It can be hard for kids to understand what they can’t see. And as there’s no visible exchange of cash for goods in digital purchases, teaching them the value of digital money can be challenging. Delving into the topic, we recently conducted some research1 which found that more than a third of kids (35%) don’t know how digital purchases are paid for.
Our research also uncovered the most common myths kids believe about digital money, including:
- 40% of five year olds think you can use a card to get free money from the ATM;
- 61% of six year olds think you don’t have to pay money to watch movies on your parents’ tablet or smartphone; and
- 33% of five year olds think there's someone behind the wall who gives your parents money when they put their card in the ATM.
So, it’s clear we need to adapt our money lessons to incorporate digital spending. From experience, I’ve found the most effective way of doing this is to involve kids in the digital purchasing process.
Sit them down when you’re buying
If you’re buying your child a game on your smartphone, instead of making the purchase yourself, sit them down and explain how much it costs. If the game costs $5 and your child receives $10 pocket money each week, explain that it’s worth half their pocket money, and potentially deduct the amount from their allowance or piggy bank. This way they can see that digital money has value, like cash and coins. Our ‘Buying things online’ activity sheet could also help your child further understand the value of items in the digital world.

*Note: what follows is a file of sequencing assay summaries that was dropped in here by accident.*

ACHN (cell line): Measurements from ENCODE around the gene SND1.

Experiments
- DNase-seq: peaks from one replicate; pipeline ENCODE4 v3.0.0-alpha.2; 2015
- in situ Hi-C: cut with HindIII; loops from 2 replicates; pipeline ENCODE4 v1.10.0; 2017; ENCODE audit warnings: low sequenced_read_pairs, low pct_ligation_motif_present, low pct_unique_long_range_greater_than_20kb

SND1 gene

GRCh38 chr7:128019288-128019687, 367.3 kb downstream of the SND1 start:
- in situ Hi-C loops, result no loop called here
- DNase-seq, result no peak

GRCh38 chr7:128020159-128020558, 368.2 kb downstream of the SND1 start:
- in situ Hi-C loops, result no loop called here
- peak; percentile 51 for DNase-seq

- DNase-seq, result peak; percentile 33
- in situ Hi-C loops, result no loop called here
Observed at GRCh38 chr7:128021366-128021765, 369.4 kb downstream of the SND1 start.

Use day-to-day examples
If your child often accompanies you to the ATM, explain that the money you’re withdrawing is from mum and dad’s savings and is of real value. Small lessons like these will help build their understanding of digital money over time.
Other lessons that Aussie parents have used to help improve their child’s understanding of digital money include:
- Showing them the value of an item in an online store (25% of parents);
- Opening a savings account with them (17% of parents); and
- Giving them a prepaid card so they can make digital purchases (16% of parents).
Teaching children the value of digital money is key to their overall financial literacy. It’s also important to continue with traditional methods, such as School Banking programs, which teach lifelong money management skills. Traditional and digital money lessons should work in tandem and complement each other.
For more handy tips for teaching kids about digital money, head to The Beanstalk to watch our digital money ‘myth busting’ video and check out more downloadable activity sheets.